This is a time like no other in our lives. We’ve never seen our schools closed, our businesses shuttered, our lives upended and cinched shut.
We don’t know exactly how or when this will end. But when it does, will we be changed? Will we take what we’ve learned during this time and live our lives differently?
We can be people who…
Consider those on the margins.
More than ever, we’re aware of those who are already isolated and vulnerable. As millions have lost their jobs, we have greater empathy for those who have lost their jobs or struggle to earn a livable wage. And we know the pain and loneliness of those who are isolated, whether by sickness or disability.
We’ve learned to look for which grocery items are labeled for WIC and to try to leave them for those who need it. We’ve learned to write letters and notes to those who can’t leave their homes.
Our perspective has widened, our empathy deepened.
We can take that into our lives as we go forward, keeping in mind those who might still need our awareness. Check in on the single mom struggling to make ends meet. Pay a visit to the elderly neighbor who can’t go out and doesn’t have family nearby to visit. Donate to the local food bank. Volunteer at the homeless shelter.
We can get to know those outside our normal circles so that if another crisis would strike, our social safety net is wider for us all.
Take care of the earth.
We’ve seen the way COVID-19 has changed us and our world. But the lack of human movement has also had a drastic impact on the earth.
Pollution in New York City is 50% of what it was at this same time last year. China has seen a 25% decrease in carbon emissions. The canals of Venice, Italy are reportedly clearer than ever before. Seismologists have reported a quieting of seismic noise.
For so many, the dawning of spring as COVID-19 set in was a beacon of hope in the midst of so much unknown. The blossoming of flowers and budding trees gave something to look forward to, a promise that life could grow and change and go on.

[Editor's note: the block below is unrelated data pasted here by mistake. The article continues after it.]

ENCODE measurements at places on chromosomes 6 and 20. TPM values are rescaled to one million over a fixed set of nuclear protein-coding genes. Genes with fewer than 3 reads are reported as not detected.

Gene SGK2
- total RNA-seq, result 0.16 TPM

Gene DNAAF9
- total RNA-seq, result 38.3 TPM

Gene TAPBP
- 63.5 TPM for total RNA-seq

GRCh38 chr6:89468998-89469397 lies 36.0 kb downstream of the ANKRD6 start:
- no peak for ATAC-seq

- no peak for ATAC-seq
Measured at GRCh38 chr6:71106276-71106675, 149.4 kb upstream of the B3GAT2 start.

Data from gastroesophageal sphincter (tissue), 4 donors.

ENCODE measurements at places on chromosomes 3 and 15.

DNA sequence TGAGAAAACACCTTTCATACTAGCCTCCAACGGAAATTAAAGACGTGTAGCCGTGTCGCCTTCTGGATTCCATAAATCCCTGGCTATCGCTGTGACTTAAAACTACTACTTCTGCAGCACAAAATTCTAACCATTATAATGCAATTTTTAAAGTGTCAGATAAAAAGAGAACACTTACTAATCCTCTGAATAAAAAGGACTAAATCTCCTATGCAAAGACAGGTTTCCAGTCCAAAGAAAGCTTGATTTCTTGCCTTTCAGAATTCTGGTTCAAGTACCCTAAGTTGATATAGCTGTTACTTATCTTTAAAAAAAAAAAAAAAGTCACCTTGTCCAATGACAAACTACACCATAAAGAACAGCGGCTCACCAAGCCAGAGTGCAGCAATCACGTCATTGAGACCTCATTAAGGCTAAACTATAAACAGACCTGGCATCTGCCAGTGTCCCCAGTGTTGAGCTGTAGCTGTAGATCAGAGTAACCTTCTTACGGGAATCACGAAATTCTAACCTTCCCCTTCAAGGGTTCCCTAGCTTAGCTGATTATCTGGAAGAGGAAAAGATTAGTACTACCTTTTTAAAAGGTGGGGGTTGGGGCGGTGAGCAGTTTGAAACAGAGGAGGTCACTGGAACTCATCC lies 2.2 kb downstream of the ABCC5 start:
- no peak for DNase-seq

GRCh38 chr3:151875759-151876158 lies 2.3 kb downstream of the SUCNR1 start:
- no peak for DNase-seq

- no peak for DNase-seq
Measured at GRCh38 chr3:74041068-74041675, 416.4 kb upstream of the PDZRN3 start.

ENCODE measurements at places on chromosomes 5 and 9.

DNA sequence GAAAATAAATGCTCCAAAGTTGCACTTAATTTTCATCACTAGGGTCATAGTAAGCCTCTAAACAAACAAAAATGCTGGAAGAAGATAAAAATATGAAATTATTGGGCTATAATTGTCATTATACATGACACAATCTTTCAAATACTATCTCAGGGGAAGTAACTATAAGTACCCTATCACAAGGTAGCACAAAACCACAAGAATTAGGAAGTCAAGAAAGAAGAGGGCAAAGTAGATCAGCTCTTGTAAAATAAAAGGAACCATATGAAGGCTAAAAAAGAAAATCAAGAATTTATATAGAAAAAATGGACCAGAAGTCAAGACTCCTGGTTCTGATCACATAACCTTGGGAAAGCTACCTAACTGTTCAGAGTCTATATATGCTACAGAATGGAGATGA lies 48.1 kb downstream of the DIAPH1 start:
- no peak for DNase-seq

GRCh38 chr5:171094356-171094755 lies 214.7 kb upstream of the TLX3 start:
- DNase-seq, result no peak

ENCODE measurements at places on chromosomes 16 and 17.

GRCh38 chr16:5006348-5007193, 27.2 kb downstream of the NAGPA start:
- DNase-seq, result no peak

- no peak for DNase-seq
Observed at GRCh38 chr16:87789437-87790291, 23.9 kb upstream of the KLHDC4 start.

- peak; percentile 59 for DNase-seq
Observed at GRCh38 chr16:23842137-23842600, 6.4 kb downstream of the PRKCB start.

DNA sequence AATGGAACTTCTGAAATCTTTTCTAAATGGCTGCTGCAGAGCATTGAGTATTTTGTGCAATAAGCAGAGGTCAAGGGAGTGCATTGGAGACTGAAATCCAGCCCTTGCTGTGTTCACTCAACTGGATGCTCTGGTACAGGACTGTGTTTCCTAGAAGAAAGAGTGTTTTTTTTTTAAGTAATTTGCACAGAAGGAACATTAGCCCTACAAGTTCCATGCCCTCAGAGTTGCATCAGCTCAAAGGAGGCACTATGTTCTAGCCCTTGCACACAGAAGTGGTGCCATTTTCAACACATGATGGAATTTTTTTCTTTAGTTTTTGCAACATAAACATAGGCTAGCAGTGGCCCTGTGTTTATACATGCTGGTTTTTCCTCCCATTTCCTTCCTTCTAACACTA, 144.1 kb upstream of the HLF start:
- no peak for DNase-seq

As we look toward a return to “normal” life, how can we continue to care for the earth? Can we keep emissions lower by walking and biking, foregoing unnecessary trips? Can we remember our gratitude for outside spaces, for seasonal changes, and do more to protect and nurture the earth?
Talk about how we’re really doing.
When someone asked us how we were doing before, it was easy to hide. We could talk about what was going on at work or with the kids. We could talk about upcoming events we were excited about or a recent social gathering.
That’s all been stripped away. And what’s more, we’re all in the same boat. So we know the other person isn’t totally okay, because none of us are. You can’t be completely good in the middle of a pandemic.
So we answer honestly. We start to put words to that clench in our chest. We recognize that when we snapped back at our kids or our roommates or our partner it was because we’re scared or tired or overwhelmed or lonely.
And we’ve learned to hold it, together. To answer honestly and listen honestly. Because we can’t fix it, not really. But we can empathize. We can be in it together.
Life has moved at a slower pace. The days of the week hardly seem to matter when they’re not marked with the usual activities and events.
But in the midst of this, we can learn the value of slowing down. Of family dinners and movie nights. Of going for walks and bike rides together. Conversation and games and time spent together because we had no place to be.
Before we sign our kids up for another sport or activity, before we RSVP yes or immediately sign up for the next thing, we can pause. We can check our calendar. We can remember that space and a lack of plans has its own beauty, value, and opportunity.
Appreciate our community.
They say it takes a village and after COVID-19, this holds truer than ever before. We understand how much others contributed to our lives, our wellness, our convenience and happiness.
We see anew how much our teachers did for our children every day—not only teaching them, but listening, preparing, supporting, loving, and coaching them.